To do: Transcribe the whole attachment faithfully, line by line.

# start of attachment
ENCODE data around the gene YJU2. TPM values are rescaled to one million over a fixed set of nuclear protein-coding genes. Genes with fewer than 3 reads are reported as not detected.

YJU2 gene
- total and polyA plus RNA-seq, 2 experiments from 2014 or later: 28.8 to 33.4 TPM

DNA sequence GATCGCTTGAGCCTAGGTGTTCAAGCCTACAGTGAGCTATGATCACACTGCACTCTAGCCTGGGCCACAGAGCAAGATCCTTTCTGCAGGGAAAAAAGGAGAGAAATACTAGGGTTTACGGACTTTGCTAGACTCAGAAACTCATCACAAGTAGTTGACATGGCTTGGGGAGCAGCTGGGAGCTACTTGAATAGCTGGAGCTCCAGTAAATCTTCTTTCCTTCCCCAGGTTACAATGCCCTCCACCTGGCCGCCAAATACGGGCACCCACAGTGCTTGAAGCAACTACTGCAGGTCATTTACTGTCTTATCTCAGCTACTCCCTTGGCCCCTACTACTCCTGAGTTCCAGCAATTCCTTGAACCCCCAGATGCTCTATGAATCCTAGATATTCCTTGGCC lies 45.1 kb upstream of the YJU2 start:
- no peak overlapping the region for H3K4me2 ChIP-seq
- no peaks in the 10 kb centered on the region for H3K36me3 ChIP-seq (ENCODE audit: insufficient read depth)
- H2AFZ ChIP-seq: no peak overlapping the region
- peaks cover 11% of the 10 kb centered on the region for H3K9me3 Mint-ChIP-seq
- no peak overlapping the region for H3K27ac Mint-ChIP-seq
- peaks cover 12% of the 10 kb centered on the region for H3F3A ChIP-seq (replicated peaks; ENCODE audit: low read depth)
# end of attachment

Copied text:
ENCODE data around the gene YJU2. TPM values are rescaled to one million over a fixed set of nuclear protein-coding genes. Genes with fewer than 3 reads are reported as not detected.

YJU2 gene
- total and polyA plus RNA-seq, 2 experiments from 2014 or later: 28.8 to 33.4 TPM

DNA sequence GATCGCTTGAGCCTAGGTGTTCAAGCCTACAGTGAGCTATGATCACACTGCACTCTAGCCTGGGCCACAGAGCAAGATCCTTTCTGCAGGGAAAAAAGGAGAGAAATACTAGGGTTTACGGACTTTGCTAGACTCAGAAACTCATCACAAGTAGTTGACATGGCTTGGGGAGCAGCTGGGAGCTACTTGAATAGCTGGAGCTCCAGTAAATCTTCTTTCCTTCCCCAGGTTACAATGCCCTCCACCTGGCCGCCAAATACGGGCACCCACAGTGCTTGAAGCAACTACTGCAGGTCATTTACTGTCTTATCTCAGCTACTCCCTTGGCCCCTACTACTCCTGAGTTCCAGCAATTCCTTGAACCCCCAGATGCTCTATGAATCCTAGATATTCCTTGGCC lies 45.1 kb upstream of the YJU2 start:
- no peak overlapping the region for H3K4me2 ChIP-seq
- no peaks in the 10 kb centered on the region for H3K36me3 ChIP-seq (ENCODE audit: insufficient read depth)
- H2AFZ ChIP-seq: no peak overlapping the region
- peaks cover 11% of the 10 kb centered on the region for H3K9me3 Mint-ChIP-seq
- no peak overlapping the region for H3K27ac Mint-ChIP-seq
- peaks cover 12% of the 10 kb centered on the region for H3F3A ChIP-seq (replicated peaks; ENCODE audit: low read depth)